Best of Brainiac (1)
In the latest issue of Print Magazine, the graphic designer and design critic Steven Heller introduces perhaps the most ineradicable of all design viruses: the cutoff-torso-spread-leg framing device known as the “A-Frame.” Digging into the archives of his frequent collaborator Miro Ilic, Heller makes a case that the A-Frame “is the most frequently copied trope ever used.” Alas, he concludes, “on book covers and on film and theater posters, the leg has evolved very little.”
[A slightly different version of this item originally appeared at the Boston Globe Ideas section’s blog, Brainiac, in May 2008.]
At the level of form, Heller may well be correct; at the level of content, however, a glance at Ilic’s collection indicates that the A-Frame has indeed evolved — keeping pace with and reflecting (if grotesquely) dominant cultural codes.
The earliest known uses of the A-Frame device were 19th-century engravings that showed spread-legged slave masters lording it over their cowering victims. The earliest examples provided by Miro Ilic — i.e., the covers of sleazy 1940s pulp fiction — we can see that the A-Frame design virus’s original instantiation is still with us. Women are framed by the legs of their male tormentors.
On the cover of pulp Western novels, however, we see spread-legged men confronting not women, but other men. Who are not helpless or passive, and therefore not objectified in the same way as the women in the images shown above. These figures retain agency. Gender plays a key role, it seems, when it comes to the A-Frame device.
Even the few cowering subjects on the covers of these pulp westerns retain agency.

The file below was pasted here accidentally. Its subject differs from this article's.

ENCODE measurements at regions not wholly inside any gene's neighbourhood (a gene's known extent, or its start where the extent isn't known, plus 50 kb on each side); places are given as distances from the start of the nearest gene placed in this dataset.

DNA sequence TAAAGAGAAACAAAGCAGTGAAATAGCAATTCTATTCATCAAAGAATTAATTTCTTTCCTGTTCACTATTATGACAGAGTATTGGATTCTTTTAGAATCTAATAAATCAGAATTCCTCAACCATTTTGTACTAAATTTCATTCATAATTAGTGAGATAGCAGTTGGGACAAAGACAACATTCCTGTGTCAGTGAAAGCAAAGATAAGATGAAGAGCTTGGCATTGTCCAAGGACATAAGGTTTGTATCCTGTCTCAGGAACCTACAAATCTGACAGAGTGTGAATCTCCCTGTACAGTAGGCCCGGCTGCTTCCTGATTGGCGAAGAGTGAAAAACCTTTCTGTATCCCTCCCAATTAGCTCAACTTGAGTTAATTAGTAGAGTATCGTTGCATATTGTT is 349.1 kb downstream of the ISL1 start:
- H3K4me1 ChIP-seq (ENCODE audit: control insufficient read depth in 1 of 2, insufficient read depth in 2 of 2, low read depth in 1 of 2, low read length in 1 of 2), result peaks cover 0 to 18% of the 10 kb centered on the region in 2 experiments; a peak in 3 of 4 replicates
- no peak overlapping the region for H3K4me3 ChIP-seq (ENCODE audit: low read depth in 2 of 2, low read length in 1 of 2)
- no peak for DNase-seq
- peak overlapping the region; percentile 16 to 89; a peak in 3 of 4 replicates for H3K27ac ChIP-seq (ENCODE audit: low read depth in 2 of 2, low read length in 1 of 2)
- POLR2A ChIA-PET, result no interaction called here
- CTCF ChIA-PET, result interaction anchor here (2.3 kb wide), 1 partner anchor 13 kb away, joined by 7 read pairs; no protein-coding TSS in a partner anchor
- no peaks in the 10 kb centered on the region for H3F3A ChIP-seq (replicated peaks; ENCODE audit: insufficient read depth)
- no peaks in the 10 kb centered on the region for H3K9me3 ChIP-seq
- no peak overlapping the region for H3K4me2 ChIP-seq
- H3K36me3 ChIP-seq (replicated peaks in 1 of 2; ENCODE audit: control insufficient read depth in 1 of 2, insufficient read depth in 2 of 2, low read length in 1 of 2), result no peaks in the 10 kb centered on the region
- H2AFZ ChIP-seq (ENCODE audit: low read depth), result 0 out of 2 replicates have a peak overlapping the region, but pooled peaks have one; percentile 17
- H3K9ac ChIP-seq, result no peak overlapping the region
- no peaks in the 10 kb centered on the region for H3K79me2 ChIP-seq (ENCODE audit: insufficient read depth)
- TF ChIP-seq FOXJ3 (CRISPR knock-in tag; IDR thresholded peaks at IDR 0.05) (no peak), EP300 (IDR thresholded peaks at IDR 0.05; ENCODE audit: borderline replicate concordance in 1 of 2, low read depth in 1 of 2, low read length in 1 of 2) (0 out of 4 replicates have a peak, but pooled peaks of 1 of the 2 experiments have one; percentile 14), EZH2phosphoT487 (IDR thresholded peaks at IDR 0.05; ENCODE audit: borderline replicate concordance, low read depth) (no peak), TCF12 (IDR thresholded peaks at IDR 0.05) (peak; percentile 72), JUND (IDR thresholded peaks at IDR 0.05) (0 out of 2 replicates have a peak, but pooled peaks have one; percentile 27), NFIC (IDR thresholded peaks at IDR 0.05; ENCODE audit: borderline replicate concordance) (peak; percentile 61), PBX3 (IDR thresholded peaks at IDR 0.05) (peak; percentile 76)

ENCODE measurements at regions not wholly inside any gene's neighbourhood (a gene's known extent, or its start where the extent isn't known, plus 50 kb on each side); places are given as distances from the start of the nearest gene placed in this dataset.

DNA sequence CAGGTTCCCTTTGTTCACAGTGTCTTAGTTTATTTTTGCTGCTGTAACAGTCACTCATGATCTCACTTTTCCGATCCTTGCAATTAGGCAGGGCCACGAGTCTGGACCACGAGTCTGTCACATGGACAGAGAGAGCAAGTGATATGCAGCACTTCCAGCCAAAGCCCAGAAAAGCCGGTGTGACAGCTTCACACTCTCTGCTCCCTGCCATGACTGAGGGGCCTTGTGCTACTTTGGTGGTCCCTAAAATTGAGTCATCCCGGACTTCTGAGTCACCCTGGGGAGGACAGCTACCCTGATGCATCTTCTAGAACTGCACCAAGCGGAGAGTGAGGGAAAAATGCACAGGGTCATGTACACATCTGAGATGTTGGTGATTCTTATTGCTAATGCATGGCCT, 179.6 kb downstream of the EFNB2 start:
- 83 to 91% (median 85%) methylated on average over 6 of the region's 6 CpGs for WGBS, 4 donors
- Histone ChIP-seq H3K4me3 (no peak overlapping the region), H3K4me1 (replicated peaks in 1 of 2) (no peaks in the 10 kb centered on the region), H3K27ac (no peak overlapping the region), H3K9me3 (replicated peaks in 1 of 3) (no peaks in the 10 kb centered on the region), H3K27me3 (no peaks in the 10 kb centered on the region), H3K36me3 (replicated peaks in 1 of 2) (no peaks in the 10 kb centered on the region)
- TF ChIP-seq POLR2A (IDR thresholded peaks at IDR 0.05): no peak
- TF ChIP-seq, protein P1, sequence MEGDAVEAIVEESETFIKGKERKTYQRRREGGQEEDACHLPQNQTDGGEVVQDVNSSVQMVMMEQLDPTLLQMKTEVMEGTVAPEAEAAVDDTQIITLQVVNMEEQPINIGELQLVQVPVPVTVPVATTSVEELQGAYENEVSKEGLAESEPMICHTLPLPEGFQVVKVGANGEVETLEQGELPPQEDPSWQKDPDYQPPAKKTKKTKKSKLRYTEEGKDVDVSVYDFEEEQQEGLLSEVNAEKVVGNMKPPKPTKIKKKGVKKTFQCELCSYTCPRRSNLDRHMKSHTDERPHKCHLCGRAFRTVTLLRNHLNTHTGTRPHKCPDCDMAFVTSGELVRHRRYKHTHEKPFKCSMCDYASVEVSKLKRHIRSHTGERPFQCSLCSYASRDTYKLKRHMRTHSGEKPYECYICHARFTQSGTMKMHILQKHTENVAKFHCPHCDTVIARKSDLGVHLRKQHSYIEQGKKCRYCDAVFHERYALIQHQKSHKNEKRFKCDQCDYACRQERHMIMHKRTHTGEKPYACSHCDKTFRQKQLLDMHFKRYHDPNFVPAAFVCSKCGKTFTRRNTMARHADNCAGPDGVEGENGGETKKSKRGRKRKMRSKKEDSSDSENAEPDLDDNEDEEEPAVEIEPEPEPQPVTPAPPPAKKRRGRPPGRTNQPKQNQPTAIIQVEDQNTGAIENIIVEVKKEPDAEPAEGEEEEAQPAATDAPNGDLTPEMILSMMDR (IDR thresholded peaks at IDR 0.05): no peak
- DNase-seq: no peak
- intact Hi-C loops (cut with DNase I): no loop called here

When the gender roles are reversed — when women’s legs form the A-Frame, and men are framed by them — what happens? Men don’t merely cower and grovel, they die. Forget the bourgeois master-slave dialectic: in the anxious fantasies of male pulp writers and illustrators, when women finally get off their backs (and bellies) they aren’t going to dominate men. No: they’re going to exterminate them.
Heller was off-target when he suggested that all A-Frames are alike: gender is a critical differentiator. However, because gender roles didn’t evolve much until the 1970s, it’s true that the three scenarios outlined above remain constant until then. See Irv Novick’s cover for Wonder Woman #176 (May-June 1968), for example:
Also see Joe Kubert’s pulp western-style cover illustration for Our Army at War #94 (May 1960):
However, when we jump ahead to 1981 (which, according to my periodization scheme is actually part of the Seventies: 1974-83), on the poster advertising For Your Eyes Only we find an apparently radical updating of the pulp western-style A-Frame device. Here, we’re viewing one gunslinger through the legs of the other, and both have agency. Yet the A-Frame is a woman’s legs. How feminist, how egalitarian!
Of course, the Bond poster wants to have it both ways. The framing legs belong to a woman who is both gunslinger and sexpot, mastering subject and object of desire. Not until Mike Myers’ 2002 parody of James Bond, however, do we see a male object of desire between a woman’s framing legs. Talk about a revaluation of all values!
In September 2006, Joshua Glenn launched Brainiac, a blog published by the Boston Globe’s Ideas section. He retired from Brainiac in June ’08, to pursue new projects; in February ’09, he cofounded HiLobrow.com. This post is the first in a series of ten commemorating Glenn’s brief tenure as a professional blogger.